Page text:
TIG welding & MIG welding

Welding joins metals and/or thermoplastics together using high heat to melt the materials and then allowing them to cool causing fusion. Unlike lower temperature metal-joining techniques such as brazing and soldering which do not melt the material.

Many times, in addition to melting the base metal a filler material us used to form a pool of molten material (known as the weld pool) that cools to form a joint that is typically stronger than the base material (parent metal). Examples of this are full penetration, butt, and fillet welding).

Pressure may also be used to produce a strong weld. Proshort also uses state-of-the-art TIG & MIG welding processes to ensure a shield is formed to ensure the melted metals or filler metals are not contaminated or oxidized.

TIG welding, also known as gas tungsten arc welding or inert gas tungsten (tungsten, inert gas) welding or GTAW uses a non-consumable tungsten electrode to produce the weld. Argon or helium are inert shielding gases that protect the materials from atmospheric or oxidation contamination. TIG welding is mostly used to weld thin sections of stainless steel or non-ferrous metals such as carbon or stainless steels, copper alloys, aluminum or magnesium. This welding process gives the operator great control over the weld versus other welding processes – thereby allowing for stronger and higher quality welds.

TIG welding is the primary welding process for the aerospace industry and when welding small-diameter, thin wall tubing such as used in the bicycle industry. GTAW is also often used to make first pass welds for piping. This process is also used to repair tools and dies or components made of aluminum or magnesium. No other welding process is used with so many types of alloys in so many product configurations. GTAW welds are also highly resistant to corrosion or cracking over time, making it a premier choice for critical operations like sealing or for hazardous locations.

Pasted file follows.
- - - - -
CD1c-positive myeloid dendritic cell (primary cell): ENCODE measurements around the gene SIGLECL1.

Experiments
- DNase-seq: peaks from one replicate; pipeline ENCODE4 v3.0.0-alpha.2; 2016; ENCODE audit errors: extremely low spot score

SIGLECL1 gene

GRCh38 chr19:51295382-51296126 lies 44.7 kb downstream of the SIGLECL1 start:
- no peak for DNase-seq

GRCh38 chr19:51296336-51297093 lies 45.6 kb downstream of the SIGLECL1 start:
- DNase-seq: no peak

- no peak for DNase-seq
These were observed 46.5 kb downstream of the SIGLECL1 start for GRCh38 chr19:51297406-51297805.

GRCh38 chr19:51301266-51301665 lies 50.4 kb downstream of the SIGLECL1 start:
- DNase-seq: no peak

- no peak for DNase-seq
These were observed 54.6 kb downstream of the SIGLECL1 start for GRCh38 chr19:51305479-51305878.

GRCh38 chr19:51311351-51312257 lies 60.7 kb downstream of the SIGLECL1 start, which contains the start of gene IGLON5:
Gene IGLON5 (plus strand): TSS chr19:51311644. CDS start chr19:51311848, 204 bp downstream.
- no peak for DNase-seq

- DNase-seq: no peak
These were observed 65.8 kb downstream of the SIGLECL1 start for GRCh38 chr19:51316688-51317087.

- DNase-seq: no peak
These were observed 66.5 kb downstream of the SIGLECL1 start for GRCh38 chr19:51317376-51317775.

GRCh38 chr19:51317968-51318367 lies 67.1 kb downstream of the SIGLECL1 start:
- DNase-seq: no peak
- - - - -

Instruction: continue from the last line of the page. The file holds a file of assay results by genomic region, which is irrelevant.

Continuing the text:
MIG welding, also known as gas to metal arc welding or MIG (metal, inert gas or GMAW uses an electric arc and consumable MIG wire electrode to heat the workpiece metal(s), causing them to fuse (melt and join). The MIG welding process feeds a shielding gas through the welding gun, which shields the process from atmospheric contamination. The four primary methods of metal transfer in MIG Welding are called globular, spray, pulsed-spray and shirt-circuiting. Each process has distinct advantages and limitations.

MIG welding is faster than most other types of welding processes. It is commonly used for steels, aluminum, and non-ferrous materials. Because it is so versatile and adapts perfectly to robotic automation it is used often in the industrial sector. Because it doesn’t use a shielding gas it is rarely used outdoors or where the air is moving.

Other common current welding techniques include shielded metal arc welding (SMAW also known as “stick welding”), flux-cored arc welding (FCAW), submerged arc welding (SAW or sub arc), and electroslag welding (ESW, used for thick materials).

There are many energy welding sources, such as: laser, gas flame (chemical), an electric arc (electrical), an electron beam, friction, and ultrasound.

Knowing the strengths and weaknesses of each type of welding process, the materials and energy sources are what separates our technicians from the pack.

We are your one stop shop with all our in-house services: laser cutting, press brake bending, shearing, milling, vibratory finishing, PEM insertion, forming, drilling, TIG welding & MIG welding, and painting. Combined with our our-sourced operations: plating, anodizing, powder coating and passivating services we are your turnkey prototype and short run parts provider.

Contact Proshort now for your TIG & MIG welding needs.

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6025 Route 219
Brockway, PA 15824

Telephone: 814-371-9633
Fax: 814-371-9659

Email Address:
proshort@proshort.com